“Better” is better – Ethical Consumption

People love cheap stuff–especially when it comes to the stuff you have to have.  And who doesn’t look for a bargain and how can you blame them?

The problem, however, is that more often than not, we are sacrificing something bigger to have the cheap stuff.  The other problem is that many people can’t afford but to buy the cheap stuff.

Every purchase we make is a vote of support for the way a company operates and a vote against the way another does. Buying coffee?  The cheapest route would support a major corporation like Procter and Gamble, the largest multinational in the world, who uses its power to drive down prices and pay farmers far less than what has been deemed fair.  The more expensive fair-trade coffee ensures that farmers are paid a living wage and that the conditions under which the coffee beans are grown are environmentally sustainable.

Shopping at Wal-mart indicates your support for their abuse of workers around the world.  They have received an “F” grade for their record on workers’ rights (http://www.greenamericatoday.org/proGrams/sweatshops/scorecard.cfm). Target isn’t much better with its “D+.”

At the grocery store, we can support factory farms that put the population at risk with their practices, or we can support farmers that work to create sustainability and provide nutritious food that doesn’t contaminate our environment or our bodies with chemicals and pesticides.  Did you know, for example, that factory-farmed ground beef is washed with ammonia to kill e-coli that only occurs because cows are fed corn and not grass?  A terrific option for produce and meat is local farmers markets or buying into a CSA (Community Supported Agriculture).  With these choices, you not only get the freshest products, but you also know exactly where your food comes from and you support your local economy.

Are these choices more expensive?  Mostly, yes (though my membership in our local CSA will ultimately cost less than all my purchases of similar items from the grocery store).  But in the end, our own ethical choices can serve as votes for the people who are doing it right and, in turn, are making the world a better place.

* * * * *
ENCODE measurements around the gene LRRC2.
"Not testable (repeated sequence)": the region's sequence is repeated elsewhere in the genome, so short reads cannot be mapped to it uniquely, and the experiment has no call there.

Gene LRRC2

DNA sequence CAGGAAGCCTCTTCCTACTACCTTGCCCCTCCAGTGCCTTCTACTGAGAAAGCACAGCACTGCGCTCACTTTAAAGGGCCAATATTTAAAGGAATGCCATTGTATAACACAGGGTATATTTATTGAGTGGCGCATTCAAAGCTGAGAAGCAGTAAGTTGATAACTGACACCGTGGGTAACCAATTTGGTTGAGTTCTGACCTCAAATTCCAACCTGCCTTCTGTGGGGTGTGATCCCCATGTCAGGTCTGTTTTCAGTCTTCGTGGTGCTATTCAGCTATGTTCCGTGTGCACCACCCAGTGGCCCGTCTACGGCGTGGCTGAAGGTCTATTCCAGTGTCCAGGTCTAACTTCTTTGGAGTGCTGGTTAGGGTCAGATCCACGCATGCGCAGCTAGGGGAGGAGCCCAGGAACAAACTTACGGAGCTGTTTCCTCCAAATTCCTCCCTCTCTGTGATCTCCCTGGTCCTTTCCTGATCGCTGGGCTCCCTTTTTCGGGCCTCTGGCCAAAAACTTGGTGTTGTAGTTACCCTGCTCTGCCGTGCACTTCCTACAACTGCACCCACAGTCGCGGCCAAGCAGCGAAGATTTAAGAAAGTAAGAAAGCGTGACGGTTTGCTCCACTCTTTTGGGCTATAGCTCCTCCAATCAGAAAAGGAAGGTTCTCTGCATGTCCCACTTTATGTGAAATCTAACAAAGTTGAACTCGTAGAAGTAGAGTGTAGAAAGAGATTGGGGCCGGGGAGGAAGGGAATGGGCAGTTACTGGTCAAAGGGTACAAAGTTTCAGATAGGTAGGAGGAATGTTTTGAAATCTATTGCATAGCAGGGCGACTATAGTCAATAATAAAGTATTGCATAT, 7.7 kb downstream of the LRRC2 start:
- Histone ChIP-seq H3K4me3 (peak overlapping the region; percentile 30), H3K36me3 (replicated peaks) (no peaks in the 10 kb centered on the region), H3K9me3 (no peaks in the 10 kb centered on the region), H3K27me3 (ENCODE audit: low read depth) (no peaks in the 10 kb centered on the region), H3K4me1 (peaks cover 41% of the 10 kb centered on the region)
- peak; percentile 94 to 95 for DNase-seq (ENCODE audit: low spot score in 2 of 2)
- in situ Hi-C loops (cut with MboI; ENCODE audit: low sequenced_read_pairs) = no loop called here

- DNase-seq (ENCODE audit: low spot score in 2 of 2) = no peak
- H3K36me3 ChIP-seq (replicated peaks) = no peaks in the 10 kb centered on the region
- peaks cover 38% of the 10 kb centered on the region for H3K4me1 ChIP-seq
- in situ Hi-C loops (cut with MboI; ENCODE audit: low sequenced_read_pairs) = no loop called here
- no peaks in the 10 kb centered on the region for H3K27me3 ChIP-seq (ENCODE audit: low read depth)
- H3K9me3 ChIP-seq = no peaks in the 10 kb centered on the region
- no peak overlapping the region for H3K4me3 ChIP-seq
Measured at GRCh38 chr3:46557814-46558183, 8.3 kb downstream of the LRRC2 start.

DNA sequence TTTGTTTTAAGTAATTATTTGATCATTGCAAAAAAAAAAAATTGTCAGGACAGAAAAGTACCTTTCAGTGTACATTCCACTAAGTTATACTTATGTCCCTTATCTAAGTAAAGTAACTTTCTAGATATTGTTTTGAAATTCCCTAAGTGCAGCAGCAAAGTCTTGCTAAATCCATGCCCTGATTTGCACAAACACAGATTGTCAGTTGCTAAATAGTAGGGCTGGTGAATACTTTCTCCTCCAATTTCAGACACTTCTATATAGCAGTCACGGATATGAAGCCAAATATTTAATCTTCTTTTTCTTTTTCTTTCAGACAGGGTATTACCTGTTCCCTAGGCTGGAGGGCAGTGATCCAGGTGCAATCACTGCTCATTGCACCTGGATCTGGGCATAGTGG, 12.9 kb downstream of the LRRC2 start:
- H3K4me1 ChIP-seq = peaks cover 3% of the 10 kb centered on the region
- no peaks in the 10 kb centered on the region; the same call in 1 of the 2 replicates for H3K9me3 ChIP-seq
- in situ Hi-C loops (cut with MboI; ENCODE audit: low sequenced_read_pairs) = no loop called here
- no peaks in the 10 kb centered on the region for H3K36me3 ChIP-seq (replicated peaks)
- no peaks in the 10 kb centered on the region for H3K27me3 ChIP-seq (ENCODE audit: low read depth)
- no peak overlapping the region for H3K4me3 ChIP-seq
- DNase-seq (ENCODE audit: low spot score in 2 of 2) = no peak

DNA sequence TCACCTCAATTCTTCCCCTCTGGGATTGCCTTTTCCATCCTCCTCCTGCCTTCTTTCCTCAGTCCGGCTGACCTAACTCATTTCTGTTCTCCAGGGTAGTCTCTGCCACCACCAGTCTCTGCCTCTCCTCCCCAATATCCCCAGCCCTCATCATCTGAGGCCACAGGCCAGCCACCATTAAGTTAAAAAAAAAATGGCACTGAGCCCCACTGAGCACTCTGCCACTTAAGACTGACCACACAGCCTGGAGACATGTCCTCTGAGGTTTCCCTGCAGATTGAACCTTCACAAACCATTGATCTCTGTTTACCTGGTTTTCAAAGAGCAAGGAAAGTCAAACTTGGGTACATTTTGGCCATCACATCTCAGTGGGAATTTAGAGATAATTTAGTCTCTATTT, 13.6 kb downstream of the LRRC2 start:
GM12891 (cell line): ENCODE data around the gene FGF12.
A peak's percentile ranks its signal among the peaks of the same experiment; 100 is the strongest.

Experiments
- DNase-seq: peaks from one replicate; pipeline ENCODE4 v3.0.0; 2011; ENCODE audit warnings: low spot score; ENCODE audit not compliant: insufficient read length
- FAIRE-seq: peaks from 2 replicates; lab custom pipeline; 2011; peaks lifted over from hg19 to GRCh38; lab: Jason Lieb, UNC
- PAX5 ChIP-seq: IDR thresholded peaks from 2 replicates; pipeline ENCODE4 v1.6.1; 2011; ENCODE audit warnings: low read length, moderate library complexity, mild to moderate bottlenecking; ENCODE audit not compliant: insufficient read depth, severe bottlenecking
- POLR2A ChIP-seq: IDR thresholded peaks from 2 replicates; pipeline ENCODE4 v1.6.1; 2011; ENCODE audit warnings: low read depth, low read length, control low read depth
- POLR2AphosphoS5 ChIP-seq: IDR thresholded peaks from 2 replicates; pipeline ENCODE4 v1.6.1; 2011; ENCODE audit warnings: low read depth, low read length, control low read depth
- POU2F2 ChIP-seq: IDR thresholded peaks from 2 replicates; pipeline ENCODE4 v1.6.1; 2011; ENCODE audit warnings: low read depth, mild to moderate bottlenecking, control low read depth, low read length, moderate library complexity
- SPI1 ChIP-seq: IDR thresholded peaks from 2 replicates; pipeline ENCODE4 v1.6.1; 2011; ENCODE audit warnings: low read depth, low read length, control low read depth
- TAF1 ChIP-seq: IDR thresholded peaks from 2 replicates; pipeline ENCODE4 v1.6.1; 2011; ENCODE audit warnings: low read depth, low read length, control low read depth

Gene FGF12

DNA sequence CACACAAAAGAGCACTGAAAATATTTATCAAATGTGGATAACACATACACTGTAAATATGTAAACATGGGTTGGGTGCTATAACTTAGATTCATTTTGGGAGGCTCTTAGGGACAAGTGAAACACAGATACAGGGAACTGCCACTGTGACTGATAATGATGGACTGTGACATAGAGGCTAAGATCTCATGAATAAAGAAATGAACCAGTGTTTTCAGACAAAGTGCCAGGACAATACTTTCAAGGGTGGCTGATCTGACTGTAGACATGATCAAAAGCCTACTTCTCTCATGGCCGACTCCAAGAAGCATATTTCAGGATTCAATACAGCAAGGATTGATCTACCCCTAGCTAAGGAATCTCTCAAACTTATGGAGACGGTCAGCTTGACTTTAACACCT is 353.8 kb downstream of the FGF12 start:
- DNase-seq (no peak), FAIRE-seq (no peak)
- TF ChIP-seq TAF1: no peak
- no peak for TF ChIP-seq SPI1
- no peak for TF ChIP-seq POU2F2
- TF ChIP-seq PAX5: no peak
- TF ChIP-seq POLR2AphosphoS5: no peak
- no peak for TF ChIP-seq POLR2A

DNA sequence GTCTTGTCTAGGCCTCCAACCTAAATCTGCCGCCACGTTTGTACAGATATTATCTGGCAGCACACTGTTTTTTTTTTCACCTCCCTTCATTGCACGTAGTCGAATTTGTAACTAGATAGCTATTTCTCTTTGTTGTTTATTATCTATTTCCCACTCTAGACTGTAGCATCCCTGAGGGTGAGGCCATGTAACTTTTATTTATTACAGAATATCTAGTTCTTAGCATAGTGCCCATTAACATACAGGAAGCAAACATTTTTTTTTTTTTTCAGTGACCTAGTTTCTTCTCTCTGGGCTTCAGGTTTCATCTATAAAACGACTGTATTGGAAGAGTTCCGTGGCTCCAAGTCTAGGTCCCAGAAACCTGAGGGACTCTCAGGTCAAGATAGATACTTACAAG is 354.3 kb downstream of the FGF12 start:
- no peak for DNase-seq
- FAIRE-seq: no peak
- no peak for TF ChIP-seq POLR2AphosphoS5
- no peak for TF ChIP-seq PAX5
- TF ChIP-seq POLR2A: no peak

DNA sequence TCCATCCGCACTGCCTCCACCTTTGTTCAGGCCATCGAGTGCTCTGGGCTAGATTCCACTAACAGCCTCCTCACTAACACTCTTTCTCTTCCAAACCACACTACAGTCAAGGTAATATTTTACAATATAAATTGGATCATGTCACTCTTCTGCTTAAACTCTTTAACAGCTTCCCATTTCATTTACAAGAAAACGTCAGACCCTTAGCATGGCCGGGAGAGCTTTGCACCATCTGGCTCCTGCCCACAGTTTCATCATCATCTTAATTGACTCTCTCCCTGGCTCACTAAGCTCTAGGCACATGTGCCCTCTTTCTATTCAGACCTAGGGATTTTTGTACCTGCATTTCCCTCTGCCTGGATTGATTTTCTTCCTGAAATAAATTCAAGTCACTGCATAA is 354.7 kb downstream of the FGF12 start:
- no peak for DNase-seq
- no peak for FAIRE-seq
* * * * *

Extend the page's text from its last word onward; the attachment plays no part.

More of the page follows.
So maybe we don’t buy a bunch of new clothes from Wal-mart.  Maybe, instead, we shop at a second-hand store or only buy a couple quality  items from a fair-trade or union supplier.  Maybe we don’t drink 4 cups of coffee a day, but drink what we can afford because we’ve made a choice to buy fair-trade.  And maybe we don’t eat meat every day of the week, but instead only 2 or 3 because we’re buying from farmers who live their beliefs.

The more those us who can make these choices do make these choices, the more these ethical practices will be adopted by bigger players.  In turn, prices will come down and the options will be more accessible to those who struggle financially.

A good guiding principle  might be:  “More” is not better.  “Better” is better.

For additional information on companies that are doing it right, see:  http://www.newdream.org/marketplace/conscience_guide.html


2 responses to this post.

  1. Yes! I love your post and your way of thinking. There is also strong evidence that spending our $ with national chains such as Walmart and Target moves the $ out of our communities much faster than if it was spent with a locally owned business. I so agree that our purchases are our votes.


  2. Tammy, you’re absolutely right. This has been a serious concern for local businesses for years. Great point.


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